Bucket Head
Issue 108 Fiction Poetry Nonfiction Art + Photography Film Music Books For Creators more

Bucket Head

 Bill Ectric
 Bill Ectric
Bucket Head
by Bill Ectric  FollowFollow
Bill Ectric seeks the nexus between mysticism and science. His writing often blends the genres of mystery, science fiction, psychological drama,...read more humor, and metafiction. Bill likes to take long walks, drink coffee, sleep & dream, contemplate the nature of reality, read, and write. One of his favorite sayings is the Zen proverb, "Before I was enlightened, I chopped wood and carried water; after I was enlightened, I chopped wood and carried water." Bill's novel, Tamper, takes takes its name from a phrase used by 1940's by pulp science fiction writer Richard Sharpe Shaver, who believed that unseen fiends were tampering with his mind.
Bucket Head
4321 0 0 0shareShare

The big janitor at the school was good-natured but mentally slow. His name was Gravis. The kids picked on him all the time. They played jokes on him, like one time they pissed in the floor wax when he wasn’t looking and another time they put wet paint up on the top of the doorway where, he was so tall, his bushy hair got paint in it. They made his life miserable.

One day they put a plastic bucket full of water on top of the door to the supply closet so it would fall on his head when he went in. But what happened was, when the bucket fell, it didn’t tip over. It plunged straight down and knocked him unconscious.

As Gravis lay there on the floor of the supply room, two 12th graders, Jink and Fawley, had an idea. Giggling with cruel glee, they squeezed a tube of super glue onto the top of the janitor’s head. They put the bucket over his head like a hood and pressed down so it would stick to his scalp. They left the poor guy in the supply room, shut the door, and went out to skip class and get high.

Gravis woke up confused in darkness. He slowly stood up and fumbled for the light switch. It was hard to breath with his head in the bucket. Gravis panicked and tried to find the door. He tripped over a mop and crashed into a shelf of cleaning supplies. A bottle of solvent cleaner spilled all over him. Gravis reached into his pocket for his cigarette lighter, thinking it would give him some light. When he flicked the Bic, the flammable liquid solvent cleaner went WHOOSH and the big janitor felt the flames of hell engulf him.

Within fifteen minutes, people in the hall saw smoke coming from under the door. In the past, Jink and Fawley had pulled the fire alarm as a joke, so they laughed and giggled at the irony that they were now actually doing it for the right reason. The fire trucks came. By now, all the kids and teachers were standing outside. When the firefighters entered the school, the halls were thick with smoke. They heard the loud crack of busting door hinges as Gravis exited the supply room, but they couldn’t see him stumbling through the smoke and out the back door.

Nobody knew where Gravis went, so they assumed that he had started the fire and ran off because he was afraid he would be in trouble.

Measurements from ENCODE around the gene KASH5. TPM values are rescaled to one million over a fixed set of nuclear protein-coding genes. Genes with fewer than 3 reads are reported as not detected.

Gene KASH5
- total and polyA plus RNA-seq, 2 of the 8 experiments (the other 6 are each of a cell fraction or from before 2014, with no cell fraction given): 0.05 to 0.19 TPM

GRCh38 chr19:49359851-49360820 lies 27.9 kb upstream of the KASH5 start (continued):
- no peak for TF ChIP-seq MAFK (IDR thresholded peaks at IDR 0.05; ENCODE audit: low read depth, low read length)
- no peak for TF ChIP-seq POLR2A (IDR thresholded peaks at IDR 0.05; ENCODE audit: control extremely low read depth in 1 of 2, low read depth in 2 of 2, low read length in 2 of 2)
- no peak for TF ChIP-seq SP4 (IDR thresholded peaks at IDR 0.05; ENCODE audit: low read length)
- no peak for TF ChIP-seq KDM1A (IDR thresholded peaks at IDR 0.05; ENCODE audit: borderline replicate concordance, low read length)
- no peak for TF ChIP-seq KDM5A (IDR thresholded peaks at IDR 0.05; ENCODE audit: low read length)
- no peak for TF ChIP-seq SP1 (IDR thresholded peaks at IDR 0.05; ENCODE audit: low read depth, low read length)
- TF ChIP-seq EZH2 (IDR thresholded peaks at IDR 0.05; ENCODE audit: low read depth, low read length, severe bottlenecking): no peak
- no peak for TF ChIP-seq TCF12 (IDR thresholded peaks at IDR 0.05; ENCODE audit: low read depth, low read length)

The following Saturday night, Jink sat on the carpet in front of the TV in his parents’ nice new house in the new subdivision where they lived. His parents were out of town so he had snuck some Bacardi rum from their liquor cabinet. Jink sat there drinking rum and playing a video game called Grand Theft Auto. He had his back to the sliding glass doors that led to the back yard patio. He didn’t see the tall, Frankenstein-looking figure as it loomed up in the moonlight with the flat head and grotesque, partly melted face.

Gravis, the big janitor, had plastic from the bucket melted right onto his face like a hideous mask. In fact, it had burned away some of the skin and replaced it with a charred hard veneer. There were gaping eye-holes where he had peeled back the melting plastic like clay to see where he was going. His mouth was a gaping grave, mostly just teeth and tongue. There wasn’t much of a nose left, and the whole face was running down like a dried candle and the bottom of the upside-down bucket gave his head a wild, flat headed robot shape.

When the big, horrible brute crashed through the sliding glass doors, Jink the 12th grader jumped up and turned around, eyes open wide with fear. Gravis walked right into the living room. He saw the half full bottle of Bacardi 101 sitting on the floor. Remembering a trick his dad had taught him, Gravis picked up the bottle. His dad had been a bartender.

Gravis stepped forward and grabbed young Jink by the front of his T-shirt. The brute took a big swig of rum. The first swig was to kill the pain of the burn. But the second swig he let fill up in his mouth and cheeks. As he held Jink’s shirt-front with his left hand, Gravis brought his cigarette lighter out with his right hand and held it to his lips. He flicked the lighter and sprayed 101 proof rum from his mouth, igniting it, like he was blowing a big flame thrower from his mouth, right into Jink’s face. You can really do this. But don’t.